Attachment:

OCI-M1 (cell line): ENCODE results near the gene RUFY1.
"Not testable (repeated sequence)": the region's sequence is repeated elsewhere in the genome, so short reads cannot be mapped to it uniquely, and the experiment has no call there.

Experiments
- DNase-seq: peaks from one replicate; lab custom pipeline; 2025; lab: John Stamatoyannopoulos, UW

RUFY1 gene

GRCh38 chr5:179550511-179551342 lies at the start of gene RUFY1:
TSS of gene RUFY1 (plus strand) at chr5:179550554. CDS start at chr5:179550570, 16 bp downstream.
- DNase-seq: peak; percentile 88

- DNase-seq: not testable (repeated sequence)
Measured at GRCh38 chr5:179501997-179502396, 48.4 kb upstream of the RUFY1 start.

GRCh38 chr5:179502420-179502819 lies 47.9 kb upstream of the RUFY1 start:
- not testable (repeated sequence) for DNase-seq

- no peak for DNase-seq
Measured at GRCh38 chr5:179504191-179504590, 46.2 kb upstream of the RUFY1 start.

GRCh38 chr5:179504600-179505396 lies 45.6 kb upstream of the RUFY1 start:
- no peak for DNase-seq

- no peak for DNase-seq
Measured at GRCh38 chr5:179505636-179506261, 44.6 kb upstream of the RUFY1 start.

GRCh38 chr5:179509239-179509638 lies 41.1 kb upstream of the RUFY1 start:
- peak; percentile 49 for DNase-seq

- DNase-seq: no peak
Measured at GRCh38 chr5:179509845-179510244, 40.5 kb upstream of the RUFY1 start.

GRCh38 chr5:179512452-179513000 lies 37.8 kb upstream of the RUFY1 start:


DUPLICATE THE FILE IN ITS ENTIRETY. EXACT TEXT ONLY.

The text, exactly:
OCI-M1 (cell line): ENCODE results near the gene RUFY1.
"Not testable (repeated sequence)": the region's sequence is repeated elsewhere in the genome, so short reads cannot be mapped to it uniquely, and the experiment has no call there.

Experiments
- DNase-seq: peaks from one replicate; lab custom pipeline; 2025; lab: John Stamatoyannopoulos, UW

RUFY1 gene

GRCh38 chr5:179550511-179551342 lies at the start of gene RUFY1:
TSS of gene RUFY1 (plus strand) at chr5:179550554. CDS start at chr5:179550570, 16 bp downstream.
- DNase-seq: peak; percentile 88

- DNase-seq: not testable (repeated sequence)
Measured at GRCh38 chr5:179501997-179502396, 48.4 kb upstream of the RUFY1 start.

GRCh38 chr5:179502420-179502819 lies 47.9 kb upstream of the RUFY1 start:
- not testable (repeated sequence) for DNase-seq

- no peak for DNase-seq
Measured at GRCh38 chr5:179504191-179504590, 46.2 kb upstream of the RUFY1 start.

GRCh38 chr5:179504600-179505396 lies 45.6 kb upstream of the RUFY1 start:
- no peak for DNase-seq

- no peak for DNase-seq
Measured at GRCh38 chr5:179505636-179506261, 44.6 kb upstream of the RUFY1 start.

GRCh38 chr5:179509239-179509638 lies 41.1 kb upstream of the RUFY1 start:
- peak; percentile 49 for DNase-seq

- DNase-seq: no peak
Measured at GRCh38 chr5:179509845-179510244, 40.5 kb upstream of the RUFY1 start.

GRCh38 chr5:179512452-179513000 lies 37.8 kb upstream of the RUFY1 start: